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About The Production
America did not begin with Columbus and the Nina, the Pinta and the Santa Maria; nor with the Pilgrims and the Mayflower;nor even with the settlers of what became known as Jamestown, the first permanent English settlement, in 1607…which predated the Plymouth Rock landing by some 30 years. There were 15,000 years of habitation and culture in Virginia by indigenous peoples who found their world turned upside down by the arrival of newcomers from far distant shores. This powerful story, and its central element of the relationship between Captain John Smith and Pocahontas, daughter of the powerful Native chieftain Powhatan, first attracted Terrence Malick's interest more than two decades ago.

"Terry first wrote The New World about 25 years ago,” explains producer Sarah Green. "He had the idea in the 1970s, and always kept it in his mind and imagination. The New World has, like all of Terry's films, a very deep understanding of humanity.”

But as with all of Malick's work, the film is about so much more than its simple narrative story.

"It's a story of our history as Americans, our flaws, good points, vrtues and, growing awareness, woven through the simplest element of all—that which makes us human - love,” said Green. "It's a story in which people betray each other, try to get it right, betray each other again, and ultimately learn that there are many truths, and you can only live your own. There are no real heroes and no real villains. Every character is sympathetic, some more than others, and every character is flawed, also some more than others.”

One of the unique elements of The New World is the way in which Malick melds his personal vision of the events that occurred 400 years ago in Jamestown with painstaking historical research of the era. 

"We don't know a lot of what actually happened in 1607,” notes Sarah Green. "What we have to go by are the writings of a few people who were there at the time, John Smith most prominent among them, some of which contradict each other. What we have tried to do is take the myth of John Smith and Pocahontas and use it to serve Terry's vision of cultures connecting and finding ways to move alongside each other, and the powerful consequences of misunderstanding.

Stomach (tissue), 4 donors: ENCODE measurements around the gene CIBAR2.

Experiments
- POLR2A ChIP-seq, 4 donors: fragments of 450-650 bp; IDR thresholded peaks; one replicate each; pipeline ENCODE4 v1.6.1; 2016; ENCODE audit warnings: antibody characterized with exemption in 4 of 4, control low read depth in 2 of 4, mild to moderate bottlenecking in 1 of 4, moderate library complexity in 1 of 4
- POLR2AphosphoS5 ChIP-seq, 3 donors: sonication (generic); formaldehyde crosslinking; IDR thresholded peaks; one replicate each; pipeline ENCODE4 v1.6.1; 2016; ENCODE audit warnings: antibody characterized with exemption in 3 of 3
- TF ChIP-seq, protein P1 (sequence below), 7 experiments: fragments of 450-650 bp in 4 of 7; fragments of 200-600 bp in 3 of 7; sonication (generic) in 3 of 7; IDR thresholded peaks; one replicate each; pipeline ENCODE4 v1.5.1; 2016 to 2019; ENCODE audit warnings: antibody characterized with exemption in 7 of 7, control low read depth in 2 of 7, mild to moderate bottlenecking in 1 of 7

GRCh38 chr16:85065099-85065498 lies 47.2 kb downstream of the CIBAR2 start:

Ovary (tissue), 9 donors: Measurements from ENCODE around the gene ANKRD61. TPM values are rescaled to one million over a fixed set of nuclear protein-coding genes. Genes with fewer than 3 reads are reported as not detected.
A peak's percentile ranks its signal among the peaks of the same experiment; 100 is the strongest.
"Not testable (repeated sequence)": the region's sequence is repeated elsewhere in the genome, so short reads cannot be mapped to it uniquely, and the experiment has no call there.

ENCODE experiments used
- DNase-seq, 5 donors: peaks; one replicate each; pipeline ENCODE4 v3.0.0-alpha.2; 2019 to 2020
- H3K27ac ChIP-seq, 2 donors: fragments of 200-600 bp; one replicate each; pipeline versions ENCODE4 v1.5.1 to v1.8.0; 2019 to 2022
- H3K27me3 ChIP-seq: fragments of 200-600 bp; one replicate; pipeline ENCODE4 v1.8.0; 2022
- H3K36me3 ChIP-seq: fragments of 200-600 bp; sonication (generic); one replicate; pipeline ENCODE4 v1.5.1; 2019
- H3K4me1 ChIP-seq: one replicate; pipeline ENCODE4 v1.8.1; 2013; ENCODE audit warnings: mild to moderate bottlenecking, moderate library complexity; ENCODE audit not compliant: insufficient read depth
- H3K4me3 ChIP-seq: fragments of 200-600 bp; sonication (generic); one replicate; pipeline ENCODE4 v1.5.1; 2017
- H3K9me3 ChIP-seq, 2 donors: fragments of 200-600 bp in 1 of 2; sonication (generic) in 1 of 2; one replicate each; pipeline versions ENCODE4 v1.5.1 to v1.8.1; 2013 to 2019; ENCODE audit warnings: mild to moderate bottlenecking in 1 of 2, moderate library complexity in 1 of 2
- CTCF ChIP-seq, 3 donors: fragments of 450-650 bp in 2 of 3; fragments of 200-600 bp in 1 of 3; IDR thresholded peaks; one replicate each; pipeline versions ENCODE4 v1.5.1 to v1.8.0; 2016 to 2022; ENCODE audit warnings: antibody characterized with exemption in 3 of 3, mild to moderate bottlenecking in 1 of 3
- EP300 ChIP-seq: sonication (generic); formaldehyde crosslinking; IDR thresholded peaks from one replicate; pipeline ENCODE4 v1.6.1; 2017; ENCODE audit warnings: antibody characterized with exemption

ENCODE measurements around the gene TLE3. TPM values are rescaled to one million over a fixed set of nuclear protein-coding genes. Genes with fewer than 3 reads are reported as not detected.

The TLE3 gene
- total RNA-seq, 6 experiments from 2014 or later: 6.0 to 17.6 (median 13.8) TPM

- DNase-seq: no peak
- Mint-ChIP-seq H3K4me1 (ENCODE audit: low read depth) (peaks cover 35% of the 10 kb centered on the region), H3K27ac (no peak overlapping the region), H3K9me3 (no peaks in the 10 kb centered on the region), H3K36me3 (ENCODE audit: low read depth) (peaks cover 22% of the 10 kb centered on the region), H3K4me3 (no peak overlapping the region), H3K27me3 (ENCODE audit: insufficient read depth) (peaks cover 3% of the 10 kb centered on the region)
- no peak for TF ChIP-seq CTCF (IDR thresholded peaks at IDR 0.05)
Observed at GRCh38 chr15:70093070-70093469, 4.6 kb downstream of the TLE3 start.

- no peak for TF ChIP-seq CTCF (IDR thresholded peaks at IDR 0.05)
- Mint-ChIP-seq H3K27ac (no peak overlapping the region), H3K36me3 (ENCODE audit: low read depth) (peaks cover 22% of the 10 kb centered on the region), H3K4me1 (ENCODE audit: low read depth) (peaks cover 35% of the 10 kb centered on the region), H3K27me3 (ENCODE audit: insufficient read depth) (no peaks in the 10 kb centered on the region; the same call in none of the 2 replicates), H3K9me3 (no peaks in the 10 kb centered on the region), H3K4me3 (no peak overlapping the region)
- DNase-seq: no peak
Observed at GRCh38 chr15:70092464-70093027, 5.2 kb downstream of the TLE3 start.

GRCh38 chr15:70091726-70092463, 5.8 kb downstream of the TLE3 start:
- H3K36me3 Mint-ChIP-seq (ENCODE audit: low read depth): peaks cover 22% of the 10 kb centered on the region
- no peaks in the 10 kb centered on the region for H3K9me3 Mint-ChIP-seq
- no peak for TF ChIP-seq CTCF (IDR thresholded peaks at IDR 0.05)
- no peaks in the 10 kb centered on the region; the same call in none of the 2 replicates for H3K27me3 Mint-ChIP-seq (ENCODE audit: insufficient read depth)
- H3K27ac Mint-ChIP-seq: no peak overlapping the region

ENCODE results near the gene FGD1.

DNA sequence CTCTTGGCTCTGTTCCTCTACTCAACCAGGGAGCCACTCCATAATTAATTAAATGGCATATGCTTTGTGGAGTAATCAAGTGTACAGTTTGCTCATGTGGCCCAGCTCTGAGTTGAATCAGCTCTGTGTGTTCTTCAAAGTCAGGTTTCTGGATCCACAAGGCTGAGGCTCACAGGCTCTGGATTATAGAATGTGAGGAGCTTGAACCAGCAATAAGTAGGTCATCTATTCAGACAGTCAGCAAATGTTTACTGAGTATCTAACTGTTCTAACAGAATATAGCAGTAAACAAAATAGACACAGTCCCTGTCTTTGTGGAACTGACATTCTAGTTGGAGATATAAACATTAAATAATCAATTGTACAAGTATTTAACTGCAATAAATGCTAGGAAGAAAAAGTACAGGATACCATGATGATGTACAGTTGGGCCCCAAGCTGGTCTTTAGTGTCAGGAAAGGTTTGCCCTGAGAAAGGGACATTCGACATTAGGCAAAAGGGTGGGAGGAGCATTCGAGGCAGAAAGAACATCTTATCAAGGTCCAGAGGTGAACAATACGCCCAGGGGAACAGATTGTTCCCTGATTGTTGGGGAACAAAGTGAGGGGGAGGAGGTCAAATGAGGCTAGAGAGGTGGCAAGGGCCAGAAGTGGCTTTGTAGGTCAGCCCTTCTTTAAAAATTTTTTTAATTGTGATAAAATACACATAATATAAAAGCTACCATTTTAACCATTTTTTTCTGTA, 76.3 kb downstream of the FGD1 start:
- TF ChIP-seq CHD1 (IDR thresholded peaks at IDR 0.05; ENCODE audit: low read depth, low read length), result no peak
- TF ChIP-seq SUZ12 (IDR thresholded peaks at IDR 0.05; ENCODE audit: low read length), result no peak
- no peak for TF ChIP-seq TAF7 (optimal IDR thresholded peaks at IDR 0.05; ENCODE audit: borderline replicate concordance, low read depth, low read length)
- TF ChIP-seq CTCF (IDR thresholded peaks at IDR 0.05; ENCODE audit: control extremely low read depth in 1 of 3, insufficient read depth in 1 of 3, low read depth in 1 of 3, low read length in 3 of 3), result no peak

"Creative license is definitely taken,” adds Green. "Like all historical dramas since the ancient Greek playwrights, The New World uses real events—or as much as we know about them—and makes them work for the story that we're telling. The details and fates of some real-life characters have been altered to support the flow of the story and the dramatic elements. The sequence of certain events has been compressed. This is dramatic interpretation, and not documentary.”

In casting The New World, Malick had a number of things working to his advantage. In addition to his own clear sense of each role, the director found actors eager to work with him thanks to his reputation among other actors he had worked with in the past. 

In casting the lead role of John Smith, Malick knew exactly who he wanted.

"Colin Farrell was the clear choice,” says Green. "He's the right age [Farrell, at 28, is the same age of Smith at the time he landed in North America], the right spirit. Colin is an adventurer, an extraordinarily energetic, personable and powerful young man, and a very strong actor. He and Terry connected from the start.”

The decision to partake in the film proved just as easy for Farrell, an actor who had already found tremendous box office success and critical acclaim for his work in such films as Phone Booth, Daredevil and Tigerland. 

"Malick does a gig and the actors come running,” Farrell laughs. "It's not like you even have to read his script, because the purity of every single movie he's made is proof enough. Terry's like a sage, he's got the wisdom of years that he hasn't<

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